A=s_1^3+s_2^3=2E_1^3-9E_1E_2+27E_3\,.

Similarly we have


B=s_1s_2=x_0^2+x_1^2+x_2^2+(\zeta+\zeta^2)(x_0x_1+x_1x_2+x_2x_0)=E_1^2-3E_2\,.

When solving Equation (1) we have

E1 = − b / a, E2 = c / a and E3 = − d / a

With Equation (2), we have E1 = 0, E2 = p and E3 = − q and thus:

A = − 27q and B = − 3p.

Note that with Equation (2), we have x_0 = \tfrac13(s_1 + s_2) and s1s2 = − 3p, while in Cardano's method we have set x0 = u + v and uv=-\frac13p\,. Thus we have, up to the exchange of u and v:

s1 = 3u and s2 = 3v.

In other words, in this case, Cardano's and Lagrange's method compute exactly the same things, up to a factor of three in the auxiliary variables, the main difference being that Lagrange's method explains why these auxiliary variables appear in the problem.

Trigonometric (and hyperbolic) method

When a cubic equation has three real roots, the formulas expressing these roots in terms of radicals involve complex numbers. It has been proved that when none of the three real roots is rational—the casus irreducibilis— one cannot express the roots in terms of real radicals. Nevertheless, purely real expressions of the solutions may be obtained using hypergeometric functions,[20] or more elementarily in terms of trigonometric functions, specifically in terms of the cosine and arccosine functions.

The formulas which follow, due to François Viète,[14] are true in general (except when p=0), are purely real when the equation has three real roots, but involve complex cosines and arccosines when there is only one real root.

Starting from Equation (2), t3 + pt + q = 0, let us set t=u\cos\theta\,. The idea is to choose u to make Equation (2) coincide with the identity

4\cos^3\theta-3\cos\theta-\cos(3\theta)=0\,.

In fact, choosing u=2\sqrt{-\frac{p}{3}} and dividing Equation (2) by \frac{u^3}{4} we get

4\cos^3\theta-3\cos\theta-\frac{3q}{2p}\sqrt{\frac{-3}{p}}=0\,.

Combining with the above identity, we get

\cos(3\theta)=\frac{3q}{2p}\sqrt{\frac{-3}{p}}

and thus the roots are[21]

t_k=2\sqrt{-\frac{p}{3}}\cos\left(\frac{1}{3}\arccos\left(\frac{3q}{2p}\sqrt{\frac{-3}{p}}\right)-k\frac{2\pi}{3}\right) \quad \text{for} \quad k=0,1,2 \,.

This formula involves only real terms if p < 0 and the argument of the arccosine is between -1 and 1. The last condition is equivalent to  4p^3+27q^2\leq 0\,, which implies also p < 0. Thus the above formula for the roots involves only real terms if and only if the three roots are real.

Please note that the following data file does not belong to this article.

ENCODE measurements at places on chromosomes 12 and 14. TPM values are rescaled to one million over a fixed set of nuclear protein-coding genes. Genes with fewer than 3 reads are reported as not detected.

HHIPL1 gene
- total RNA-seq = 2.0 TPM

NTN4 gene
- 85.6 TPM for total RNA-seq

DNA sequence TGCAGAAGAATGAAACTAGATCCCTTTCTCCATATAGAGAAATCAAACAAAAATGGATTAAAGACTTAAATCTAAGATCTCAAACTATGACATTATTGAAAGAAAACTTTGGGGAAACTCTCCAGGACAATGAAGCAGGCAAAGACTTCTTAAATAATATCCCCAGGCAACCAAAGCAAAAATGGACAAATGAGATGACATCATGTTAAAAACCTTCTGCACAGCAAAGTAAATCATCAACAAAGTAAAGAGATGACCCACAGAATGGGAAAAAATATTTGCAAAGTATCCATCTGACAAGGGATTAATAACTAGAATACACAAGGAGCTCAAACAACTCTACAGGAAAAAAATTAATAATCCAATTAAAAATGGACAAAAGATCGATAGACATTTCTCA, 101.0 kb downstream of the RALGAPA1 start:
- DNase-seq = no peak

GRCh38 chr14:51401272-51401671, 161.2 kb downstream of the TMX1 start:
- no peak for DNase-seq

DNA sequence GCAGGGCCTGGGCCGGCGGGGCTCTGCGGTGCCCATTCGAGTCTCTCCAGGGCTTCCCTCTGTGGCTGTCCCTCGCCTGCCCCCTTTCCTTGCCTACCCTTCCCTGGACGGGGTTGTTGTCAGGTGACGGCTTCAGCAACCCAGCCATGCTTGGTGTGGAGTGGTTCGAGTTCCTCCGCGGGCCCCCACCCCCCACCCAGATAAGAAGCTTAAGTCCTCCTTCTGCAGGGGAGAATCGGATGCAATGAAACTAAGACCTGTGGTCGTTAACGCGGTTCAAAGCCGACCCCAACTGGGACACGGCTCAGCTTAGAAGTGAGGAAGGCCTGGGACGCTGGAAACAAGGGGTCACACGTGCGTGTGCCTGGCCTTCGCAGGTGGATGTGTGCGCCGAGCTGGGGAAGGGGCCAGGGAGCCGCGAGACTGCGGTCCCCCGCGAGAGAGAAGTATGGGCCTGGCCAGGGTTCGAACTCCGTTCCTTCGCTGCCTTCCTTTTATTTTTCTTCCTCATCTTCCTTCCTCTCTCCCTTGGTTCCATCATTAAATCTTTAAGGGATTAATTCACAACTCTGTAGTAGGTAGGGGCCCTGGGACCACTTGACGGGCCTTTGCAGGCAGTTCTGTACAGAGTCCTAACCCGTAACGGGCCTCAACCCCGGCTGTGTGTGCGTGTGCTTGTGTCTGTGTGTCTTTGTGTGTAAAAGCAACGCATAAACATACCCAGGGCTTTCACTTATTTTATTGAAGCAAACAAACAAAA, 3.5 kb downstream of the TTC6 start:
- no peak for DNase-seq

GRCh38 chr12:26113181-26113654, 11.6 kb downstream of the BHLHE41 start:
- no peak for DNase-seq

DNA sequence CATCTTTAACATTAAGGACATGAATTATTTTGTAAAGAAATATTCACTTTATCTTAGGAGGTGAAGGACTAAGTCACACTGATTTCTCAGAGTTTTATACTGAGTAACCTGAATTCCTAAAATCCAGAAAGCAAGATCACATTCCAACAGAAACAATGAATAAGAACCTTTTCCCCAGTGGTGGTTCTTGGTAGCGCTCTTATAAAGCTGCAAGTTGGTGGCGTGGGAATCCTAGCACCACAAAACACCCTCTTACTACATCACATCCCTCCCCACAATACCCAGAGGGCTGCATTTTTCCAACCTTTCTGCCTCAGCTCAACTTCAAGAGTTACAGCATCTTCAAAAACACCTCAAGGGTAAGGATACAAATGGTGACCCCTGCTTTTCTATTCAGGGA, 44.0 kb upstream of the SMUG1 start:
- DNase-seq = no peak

Denoting by C(p,q) the above value of t0, and using the inequality -\pi\le \arccos(u) \le \pi for a real number u such that -1\le u\le 1\,, the three roots may also be expressed as

t_0=C(p,q),\qquad t_2=-C(p,-q), \qquad t_1=-t_0-t_2\,.

If the three roots are real, we have

t_0\ge t_1\ge t_2\,.

All these formulas may be straightforwardly transformed into formulas for the roots of the general cubic equation (1), using the back substitution described in Section Reduction to a monic trinomial.

When there is only one real root (and p≠0), it may be similarly represented using hyperbolic functions, as[22][23]

t_0=-2\frac{|q|}{q}\sqrt{-\frac{p}{3}}\cosh\left(\frac{1}{3}\operatorname{arcosh}\left(\frac{-3|q|}{2p}\sqrt{\frac{-3}{p}}\right)\right) \quad \text{if } \quad 4p^3+27q^2>0 \text{ and } p<0\,,
t_0=-2\sqrt{\frac{p}{3}}\sinh\left(\frac{1}{3}\operatorname{arsinh}\left(\frac{3q}{2p}\sqrt{\frac{3}{p}}\right)\right) \quad \text{if } \quad p>0\,.

If p≠0 and the inequalities on the right are not satisfied the formulas remain valid but involve complex quantities.

When  p=\pm 3, the above values of t0 are sometimes called the Chebyshev cube root.[24] More precisely, the values involving cosines and hyperbolic cosines define, when p = − 3, the same analytic function denoted C_{\frac13}(q), which is the proper Chebyshev cube root. The value involving hyperbolic sines is similarly denoted S_{\frac13}(q), when p = 3.

Factorization